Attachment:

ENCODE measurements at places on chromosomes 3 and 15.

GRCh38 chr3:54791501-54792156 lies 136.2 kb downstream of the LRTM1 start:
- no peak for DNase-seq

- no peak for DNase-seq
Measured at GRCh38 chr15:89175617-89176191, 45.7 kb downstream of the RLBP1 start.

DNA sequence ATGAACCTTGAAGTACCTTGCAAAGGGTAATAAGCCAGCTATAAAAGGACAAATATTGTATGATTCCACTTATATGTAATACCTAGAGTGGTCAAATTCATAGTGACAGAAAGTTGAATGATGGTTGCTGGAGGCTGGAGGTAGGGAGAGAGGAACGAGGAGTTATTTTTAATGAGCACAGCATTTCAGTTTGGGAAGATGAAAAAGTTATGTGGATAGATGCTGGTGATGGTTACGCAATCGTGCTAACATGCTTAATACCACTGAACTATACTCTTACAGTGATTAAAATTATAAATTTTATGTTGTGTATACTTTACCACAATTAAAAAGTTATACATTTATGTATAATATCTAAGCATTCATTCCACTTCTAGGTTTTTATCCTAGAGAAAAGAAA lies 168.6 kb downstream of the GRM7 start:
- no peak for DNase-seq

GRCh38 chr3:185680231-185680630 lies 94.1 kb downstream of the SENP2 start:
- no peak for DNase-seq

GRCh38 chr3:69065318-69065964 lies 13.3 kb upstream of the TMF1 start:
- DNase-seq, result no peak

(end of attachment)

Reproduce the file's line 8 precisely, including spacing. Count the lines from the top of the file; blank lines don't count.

GRCh38 chr3:185680231-185680630 lies 94.1 kb downstream of the SENP2 start: